Dean 1Hailey DeanMs. Bennett12th Lit/Comp7 September 2011 Making Greatness The United States Marine Corps is currently the most sparsely populated branch ofmilitary service, with only 202,786 active-duty Marines and 309 reservists who served three ofthe past four years on duty (Lamothe). Of these Marines, 182,147 were enlisted troops and only20,639 of them were ranking noncommissioned officers (NCO). This low number of activeMarines is primarily due to the hardest basic training of any branch of military. Marine recruitsendure sixteen weeks of intensely demandingphysical and mental training to become one of theFew and the Proud. A recruit must master drill, marksmanship, geographical education andphysical prowess before he can be called a Marine. The recruit must then take further specializedtraining courses depending on his chosen MOS (Military Occupational Specialty), or job. Inshort, it takes an incredible amount of dedication, determination, and sheer strength of character,as well as an extraordinary amount of leadership, to become a Marine. To prepare for a militaryfuture, a recruit will need to strengthen his mind and tone his body to a very specific standard setby the Military after over 200 years of successful training. Getting in top physical condition and being properly prepared for a future in the militarytakes dedication, perseverance, and iron leadership. One of the most well-known andintimidating elements of any Marine Corps boot camp is the ferocity of the tough as nails DrillInstructors, or DIs. A DI is trained to be tough, ruthless, loud and very strict. In fact, a DI finds it
Dean 2in his job description to make a recruit stressed and miserable.However, these coarse men andwomen are responsible for every step of a recruit’s training, and it is also the duty of a DI toknow a recruit’s physical breaking point. A good leader knows when to stop, how far is too farand when the training is not hard enough for improvement. There is no substitute for a valid DIand boot camp environment; however, knowing some of the information an instructor usesduring boot camp can help a recruit prepare for his experience there (Dept. of the Army). In order to achieve a higher standard of physical fitness, the recruit must understand thephysiology pertinent to the body’s muscular and cardiorespiratory condition. In order to properlycondition the heart and lungs (cardiorespiratory system) for performance at a high level, a simplecalculation is done to configure both a Maximum Heart Rate (MHR) and a Training Heart Rate(THR). A person’s MHR is needed to figure his or her THR. To get the Maximum Heart Rate arecruit must subtract his age from 220. For example, a person at 20 years of age does more harmthan good by exercising at or above a heart rate of 200 Beats Per Minute (BPM). Body systemsattempting to function above the maximum heart rate produce less muscle during the time oftraining and spend more time trying to recover after a training period. Thus a recruit in goodphysical condition should train at approximately 80% of the individual’s estimated MHR formaximum improvement. In order to calculate the proper percent heart rate, the MHR is simplymultiplied by .80 (“FITT Factors”). Using the earlier example, a healthy 20 year old with amaximum heart rate of 200 has a training heart rate of 160 BPM. Another important factor of being in shape is a healthy diet. A lot of people hear the worddiet and think only about cutting calories and counting carbohydrates. However, a certainamount of exercise can increase the body’s metabolism, or ability to burn calories. Age, gender,and muscle mass can all affectthe body’s metabolic rate, which is the rate at whichitmetabolizes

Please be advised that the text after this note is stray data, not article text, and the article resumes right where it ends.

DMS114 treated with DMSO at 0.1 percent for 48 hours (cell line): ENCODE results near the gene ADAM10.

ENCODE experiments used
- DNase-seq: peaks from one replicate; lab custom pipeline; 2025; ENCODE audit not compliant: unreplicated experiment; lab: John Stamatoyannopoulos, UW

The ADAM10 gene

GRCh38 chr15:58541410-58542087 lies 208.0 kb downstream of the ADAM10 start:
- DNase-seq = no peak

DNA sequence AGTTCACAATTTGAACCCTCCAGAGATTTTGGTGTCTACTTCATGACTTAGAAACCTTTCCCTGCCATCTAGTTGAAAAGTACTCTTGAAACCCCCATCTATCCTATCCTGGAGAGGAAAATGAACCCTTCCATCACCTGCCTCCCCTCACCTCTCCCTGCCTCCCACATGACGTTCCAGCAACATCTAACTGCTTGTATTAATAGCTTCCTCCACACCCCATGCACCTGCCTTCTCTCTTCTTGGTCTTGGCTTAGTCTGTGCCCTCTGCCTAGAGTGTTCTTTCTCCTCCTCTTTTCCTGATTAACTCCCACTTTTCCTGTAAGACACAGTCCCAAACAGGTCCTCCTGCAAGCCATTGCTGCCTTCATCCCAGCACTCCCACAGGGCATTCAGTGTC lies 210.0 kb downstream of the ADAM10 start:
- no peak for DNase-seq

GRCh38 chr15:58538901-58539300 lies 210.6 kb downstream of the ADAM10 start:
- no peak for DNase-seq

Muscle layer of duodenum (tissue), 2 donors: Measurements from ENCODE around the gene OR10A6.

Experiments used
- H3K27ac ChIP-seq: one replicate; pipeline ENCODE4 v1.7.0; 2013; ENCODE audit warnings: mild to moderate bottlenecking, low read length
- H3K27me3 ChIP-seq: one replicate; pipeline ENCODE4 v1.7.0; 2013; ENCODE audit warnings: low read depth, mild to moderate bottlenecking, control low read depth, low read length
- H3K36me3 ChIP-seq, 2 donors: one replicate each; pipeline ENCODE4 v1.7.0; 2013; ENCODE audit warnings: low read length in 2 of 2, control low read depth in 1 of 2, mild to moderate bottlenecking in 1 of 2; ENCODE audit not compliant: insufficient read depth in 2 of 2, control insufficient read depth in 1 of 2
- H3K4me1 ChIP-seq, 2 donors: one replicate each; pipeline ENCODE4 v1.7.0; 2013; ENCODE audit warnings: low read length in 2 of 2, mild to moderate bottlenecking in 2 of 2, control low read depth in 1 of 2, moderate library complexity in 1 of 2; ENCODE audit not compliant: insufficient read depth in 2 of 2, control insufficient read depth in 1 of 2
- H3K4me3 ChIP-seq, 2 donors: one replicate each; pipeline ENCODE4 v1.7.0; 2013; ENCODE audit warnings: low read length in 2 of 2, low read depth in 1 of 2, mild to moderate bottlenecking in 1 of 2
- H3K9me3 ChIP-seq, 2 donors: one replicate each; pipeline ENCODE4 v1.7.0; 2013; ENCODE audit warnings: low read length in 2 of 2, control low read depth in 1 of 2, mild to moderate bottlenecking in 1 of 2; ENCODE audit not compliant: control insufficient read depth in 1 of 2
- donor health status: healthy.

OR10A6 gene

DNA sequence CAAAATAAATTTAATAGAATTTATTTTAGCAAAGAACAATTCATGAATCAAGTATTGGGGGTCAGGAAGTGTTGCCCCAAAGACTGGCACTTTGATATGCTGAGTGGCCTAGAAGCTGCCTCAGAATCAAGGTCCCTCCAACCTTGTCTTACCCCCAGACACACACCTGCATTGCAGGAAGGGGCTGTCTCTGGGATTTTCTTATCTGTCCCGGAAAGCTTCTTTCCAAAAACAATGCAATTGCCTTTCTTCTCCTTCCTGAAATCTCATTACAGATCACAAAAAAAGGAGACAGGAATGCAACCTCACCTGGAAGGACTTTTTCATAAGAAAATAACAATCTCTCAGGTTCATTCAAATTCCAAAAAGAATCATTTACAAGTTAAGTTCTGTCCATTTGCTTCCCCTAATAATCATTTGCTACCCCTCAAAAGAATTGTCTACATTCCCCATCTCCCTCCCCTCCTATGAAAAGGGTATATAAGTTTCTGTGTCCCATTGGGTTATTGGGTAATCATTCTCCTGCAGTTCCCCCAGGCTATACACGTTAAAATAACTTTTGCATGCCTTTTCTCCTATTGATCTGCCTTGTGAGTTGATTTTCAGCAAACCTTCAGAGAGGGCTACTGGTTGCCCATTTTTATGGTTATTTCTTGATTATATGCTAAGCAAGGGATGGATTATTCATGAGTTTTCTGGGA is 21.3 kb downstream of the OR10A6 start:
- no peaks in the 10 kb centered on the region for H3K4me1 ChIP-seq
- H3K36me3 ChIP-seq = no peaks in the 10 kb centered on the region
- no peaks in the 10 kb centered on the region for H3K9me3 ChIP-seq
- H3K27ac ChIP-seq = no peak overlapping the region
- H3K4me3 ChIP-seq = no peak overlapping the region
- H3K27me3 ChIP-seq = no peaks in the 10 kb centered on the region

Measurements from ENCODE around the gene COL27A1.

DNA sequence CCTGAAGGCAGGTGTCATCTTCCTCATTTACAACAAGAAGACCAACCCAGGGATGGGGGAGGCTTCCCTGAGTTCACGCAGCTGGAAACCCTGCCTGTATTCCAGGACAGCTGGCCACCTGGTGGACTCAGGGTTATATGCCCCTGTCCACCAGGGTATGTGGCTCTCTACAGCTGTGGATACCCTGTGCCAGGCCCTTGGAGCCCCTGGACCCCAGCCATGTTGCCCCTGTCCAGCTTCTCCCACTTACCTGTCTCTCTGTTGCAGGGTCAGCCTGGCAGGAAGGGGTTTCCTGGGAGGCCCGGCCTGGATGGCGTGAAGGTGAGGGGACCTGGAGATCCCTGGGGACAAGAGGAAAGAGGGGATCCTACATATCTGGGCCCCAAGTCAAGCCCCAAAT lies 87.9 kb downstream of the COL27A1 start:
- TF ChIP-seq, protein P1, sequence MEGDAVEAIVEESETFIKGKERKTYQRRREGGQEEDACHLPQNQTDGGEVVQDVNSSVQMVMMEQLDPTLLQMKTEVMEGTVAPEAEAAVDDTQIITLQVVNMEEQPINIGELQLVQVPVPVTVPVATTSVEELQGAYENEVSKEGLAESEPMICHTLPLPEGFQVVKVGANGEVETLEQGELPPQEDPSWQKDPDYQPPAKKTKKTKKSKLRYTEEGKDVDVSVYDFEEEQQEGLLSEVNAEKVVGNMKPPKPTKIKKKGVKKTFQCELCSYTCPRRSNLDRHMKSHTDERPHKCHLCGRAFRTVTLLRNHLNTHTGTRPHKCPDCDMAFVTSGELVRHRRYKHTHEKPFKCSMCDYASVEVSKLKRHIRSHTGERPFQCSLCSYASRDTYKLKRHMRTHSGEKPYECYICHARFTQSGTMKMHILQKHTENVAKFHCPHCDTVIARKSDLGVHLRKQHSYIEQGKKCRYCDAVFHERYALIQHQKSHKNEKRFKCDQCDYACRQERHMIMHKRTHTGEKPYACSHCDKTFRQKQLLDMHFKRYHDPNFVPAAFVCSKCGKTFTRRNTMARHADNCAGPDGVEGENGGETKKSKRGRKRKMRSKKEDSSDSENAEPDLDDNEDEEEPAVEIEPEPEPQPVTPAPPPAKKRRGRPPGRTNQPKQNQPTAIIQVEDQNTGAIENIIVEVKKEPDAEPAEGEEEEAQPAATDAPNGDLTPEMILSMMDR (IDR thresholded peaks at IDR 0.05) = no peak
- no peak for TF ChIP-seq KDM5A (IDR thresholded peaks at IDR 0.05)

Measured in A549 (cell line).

Dean 3calories (Bouchez). If a recruit is not mindful of diet during the training period, his or her bodyruns the risk of becoming undernourished.Such an enervated state will result in possible bodyfailure during or after workouts, as well as prohibiting the greatest amount of body function. It isalso possible that too many calories will prevent the body from losing fat to create a propermuscle/fat ratio. In order to compensate for a change in this ratio, as a recruit begins training andcreating a more lean body structure, he should eat more often, in smaller portions. Eating withthis method will allow the recruit’s metabolism to remain at a steady rate of calorie consumption,allowing the recruit to burn fat and build muscle at a quicker pace (Bouchez). A recruit will alsohave only three minutes for meals during boot camp, and becoming accustomed to eating smallamounts rather quickly can help a recruit once he enters boot camp as well as the followingcombat environment. In addition to cardiorespiratory fitness and diet, overall muscle development is crucial topreparing for boot camp and the ensuing lifestyle. There are three styles of muscle motion thatcontribute to the formation of healthy muscle fibers: isotonic, isokinetic, and isometric. Isometricmuscle movements consist of a muscle conditioning exercise in which the muscle contracts butthe joints do not move. Examples of isometric muscle movement include body planks, wallsquats, and calf raises; essentially any exercise in which the muscle belly lengthens withoutmovement in the joints (“Isometric Exercises…”).Isokinetic muscle movement is theconditioning of your muscles with a constant range of motion and speed of movement. Examplesof isokinetic training generally include a type of weighted equipment and/or stationary exercisebike (FitDay). Isotonic muscle movement is muscle contraction accompanied by jointmovement, such as bicep curls and tricep dips. Both isotonic and isokinetic muscle movementshave a concentric and eccentric phase. During the concentric phase, the muscle belly shortens to